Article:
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Kepler – Attic Salt

Back in the day, Montreal’s Kepler toured with a fledgling Godspeed YBE and their stripped back sound allegedly influenced their stratosphere-bound countrymen. Members of Kepler would go on to join Arcade Fire but all of this is largely irrelevant. Attic Salt is the true discussion point here. Another overlooked gem garnering reappraisal within hipster music circles. This is a record, like Slint’s Spiderland or Neutral Milk Hotel‘s In the Aeroplane Over The Sea that the cooler than cool start to drop into their hushed conversations – a mythical album, one that carved out its own niche and refused to be confined by clichéd, genre pigeonholing or lazy terminology. I strongly reject the term ‘slo-core’ in respect of this release. Admittedly the rhythm section is leaden-paced evoking Codeine comparisons but the band’s Americana heart shines through. I think they took ‘low profile’ to mean ‘let’s model ourselves on Duluth’s finest’. No bad thing. Sparhawk can be proud.

Now Attic Salt is getting the Oscarson treatment. This means the record’s long overdue first vinyl release. More than that, Oscarson are making a bid for their own label aesthetic, to rival the likes of Factory, 4AD and Kranky. This is beautifully packaged in gatefold sleeve with an in-built booklet set into the interior. The photo above actually is the original art design for the original CD release. This splendid re-issue looks better in the pictures below.

What of the music? ‘Broken Bottles Blackened Heart’ is a shimmering start point. The breezy ‘Thoroughbred Gin’ is positioned perfectly at 2 but is slightly overlong for me. A minute and a half could’ve come out of this track. Maybe you’ll tell me that you saw a Kelper gig and I don’t know what I’m talking about, but the record could’ve used an editor for my money. Kepler though, were never in any hurry. ‘My Other’ reinforces this notion, revealing the band’s strong point to be their jamming.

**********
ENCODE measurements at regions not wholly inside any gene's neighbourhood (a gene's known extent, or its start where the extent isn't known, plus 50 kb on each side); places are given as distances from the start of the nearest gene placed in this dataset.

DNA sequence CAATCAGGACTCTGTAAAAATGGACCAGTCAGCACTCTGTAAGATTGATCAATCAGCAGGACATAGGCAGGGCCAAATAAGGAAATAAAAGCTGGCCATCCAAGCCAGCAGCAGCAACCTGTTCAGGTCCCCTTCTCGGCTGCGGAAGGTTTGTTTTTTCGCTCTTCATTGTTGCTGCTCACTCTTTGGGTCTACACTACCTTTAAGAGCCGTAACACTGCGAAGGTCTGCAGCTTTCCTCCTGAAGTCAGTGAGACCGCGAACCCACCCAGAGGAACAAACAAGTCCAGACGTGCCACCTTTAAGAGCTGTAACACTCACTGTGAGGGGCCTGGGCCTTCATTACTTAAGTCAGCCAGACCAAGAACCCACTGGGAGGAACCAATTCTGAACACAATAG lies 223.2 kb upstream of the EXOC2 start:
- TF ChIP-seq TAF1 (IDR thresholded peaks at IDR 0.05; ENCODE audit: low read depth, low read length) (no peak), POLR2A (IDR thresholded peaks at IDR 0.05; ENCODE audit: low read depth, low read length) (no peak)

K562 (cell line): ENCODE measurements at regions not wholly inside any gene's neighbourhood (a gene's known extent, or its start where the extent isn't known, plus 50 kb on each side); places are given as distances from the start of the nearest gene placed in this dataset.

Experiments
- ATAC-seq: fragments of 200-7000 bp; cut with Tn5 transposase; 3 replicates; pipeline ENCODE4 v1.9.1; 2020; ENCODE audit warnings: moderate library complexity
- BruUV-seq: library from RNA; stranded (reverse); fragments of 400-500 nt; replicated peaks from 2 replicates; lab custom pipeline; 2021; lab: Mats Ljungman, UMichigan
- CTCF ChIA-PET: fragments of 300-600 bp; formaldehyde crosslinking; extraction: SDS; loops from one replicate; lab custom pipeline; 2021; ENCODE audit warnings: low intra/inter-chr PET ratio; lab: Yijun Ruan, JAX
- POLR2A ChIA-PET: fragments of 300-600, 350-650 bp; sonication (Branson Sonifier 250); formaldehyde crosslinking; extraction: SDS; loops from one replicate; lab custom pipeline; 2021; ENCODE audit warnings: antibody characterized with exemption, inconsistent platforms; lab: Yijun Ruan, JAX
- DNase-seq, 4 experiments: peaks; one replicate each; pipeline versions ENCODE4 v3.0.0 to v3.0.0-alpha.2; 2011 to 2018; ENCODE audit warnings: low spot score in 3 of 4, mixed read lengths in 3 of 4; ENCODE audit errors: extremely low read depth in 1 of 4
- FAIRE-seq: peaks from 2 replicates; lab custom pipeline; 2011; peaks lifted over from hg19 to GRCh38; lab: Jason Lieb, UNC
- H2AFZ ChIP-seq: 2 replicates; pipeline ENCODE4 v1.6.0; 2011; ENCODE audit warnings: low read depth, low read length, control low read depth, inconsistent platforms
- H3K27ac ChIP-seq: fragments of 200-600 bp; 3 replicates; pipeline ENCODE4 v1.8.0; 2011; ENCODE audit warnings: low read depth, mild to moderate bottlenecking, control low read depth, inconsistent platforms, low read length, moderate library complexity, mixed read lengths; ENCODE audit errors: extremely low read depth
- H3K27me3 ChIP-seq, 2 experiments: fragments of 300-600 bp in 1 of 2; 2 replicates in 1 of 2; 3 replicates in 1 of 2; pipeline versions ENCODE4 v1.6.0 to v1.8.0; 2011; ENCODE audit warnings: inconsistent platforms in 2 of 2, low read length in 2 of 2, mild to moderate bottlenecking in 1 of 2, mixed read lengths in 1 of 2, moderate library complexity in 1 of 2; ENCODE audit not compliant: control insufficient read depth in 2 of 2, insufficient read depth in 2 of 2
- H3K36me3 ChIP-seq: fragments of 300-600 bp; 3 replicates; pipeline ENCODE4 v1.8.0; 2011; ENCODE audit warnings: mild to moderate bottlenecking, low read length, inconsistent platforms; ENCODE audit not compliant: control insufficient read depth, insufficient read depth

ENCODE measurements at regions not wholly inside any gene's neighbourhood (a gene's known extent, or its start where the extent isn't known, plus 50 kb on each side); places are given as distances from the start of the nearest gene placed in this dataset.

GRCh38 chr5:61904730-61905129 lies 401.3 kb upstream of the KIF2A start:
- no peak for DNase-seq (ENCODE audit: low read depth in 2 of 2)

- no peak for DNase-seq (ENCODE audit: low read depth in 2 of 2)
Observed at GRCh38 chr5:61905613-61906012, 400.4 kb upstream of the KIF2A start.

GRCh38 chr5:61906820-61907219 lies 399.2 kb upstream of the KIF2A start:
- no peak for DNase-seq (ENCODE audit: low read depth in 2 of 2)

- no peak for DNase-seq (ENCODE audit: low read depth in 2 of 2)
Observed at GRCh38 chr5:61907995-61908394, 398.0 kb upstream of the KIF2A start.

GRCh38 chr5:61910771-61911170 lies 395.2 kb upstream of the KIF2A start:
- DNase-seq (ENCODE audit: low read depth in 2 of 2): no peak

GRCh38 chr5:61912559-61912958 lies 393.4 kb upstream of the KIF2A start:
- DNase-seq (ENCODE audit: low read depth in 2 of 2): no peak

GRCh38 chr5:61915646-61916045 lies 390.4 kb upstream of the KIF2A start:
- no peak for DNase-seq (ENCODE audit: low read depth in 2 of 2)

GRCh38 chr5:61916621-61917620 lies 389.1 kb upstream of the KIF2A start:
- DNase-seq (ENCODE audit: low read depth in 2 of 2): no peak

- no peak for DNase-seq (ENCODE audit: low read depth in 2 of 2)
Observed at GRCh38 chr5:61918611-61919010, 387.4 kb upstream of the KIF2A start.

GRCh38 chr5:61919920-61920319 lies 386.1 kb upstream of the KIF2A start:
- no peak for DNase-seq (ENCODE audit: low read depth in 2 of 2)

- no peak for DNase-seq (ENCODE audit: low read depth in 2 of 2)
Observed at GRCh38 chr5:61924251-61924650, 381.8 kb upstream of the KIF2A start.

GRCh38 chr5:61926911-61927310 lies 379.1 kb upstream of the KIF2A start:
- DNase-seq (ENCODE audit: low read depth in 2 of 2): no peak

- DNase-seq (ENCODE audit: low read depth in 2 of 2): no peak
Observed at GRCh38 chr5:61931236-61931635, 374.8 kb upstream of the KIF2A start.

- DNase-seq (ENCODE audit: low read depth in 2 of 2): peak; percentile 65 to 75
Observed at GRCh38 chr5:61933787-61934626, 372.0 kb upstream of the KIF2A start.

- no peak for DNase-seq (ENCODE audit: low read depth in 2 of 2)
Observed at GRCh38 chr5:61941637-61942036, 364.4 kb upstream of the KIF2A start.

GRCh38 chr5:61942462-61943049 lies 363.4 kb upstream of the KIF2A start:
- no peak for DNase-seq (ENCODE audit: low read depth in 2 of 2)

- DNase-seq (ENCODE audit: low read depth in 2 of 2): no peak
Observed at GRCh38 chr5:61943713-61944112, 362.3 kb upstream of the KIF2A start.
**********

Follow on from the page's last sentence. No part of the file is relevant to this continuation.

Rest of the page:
0002606161_10Left – Attic Salt


I won’t do a track by track. This album needs to be listened to in its entirety. Yet for all its slo-core flirtations and world-weary vocal delivery it remains warm and somewhat comforting. Considering they were Canadians dipping into alt-country territory why then am I put in mind of 1990s, song–based bands of the UK? Lowgold, South and Witness all spring to mind. Good songwriting binds them all. Kepler may not be Low, but Attic Salt is gold.

Bonus track ‘untrue’ is all over the place, with an off-kilter vocal melody and a skree of effects. I’m put in mind of the first Prefab Sprout album, pre-Thomas Dolby, called Swoon. The songwriting was there, present and correct, but the songs themselves seemed weird and impenetrable. When I go back to Swoon today it still remains oddly enchanting. As does Attic Salt. Pick this up hipsters!

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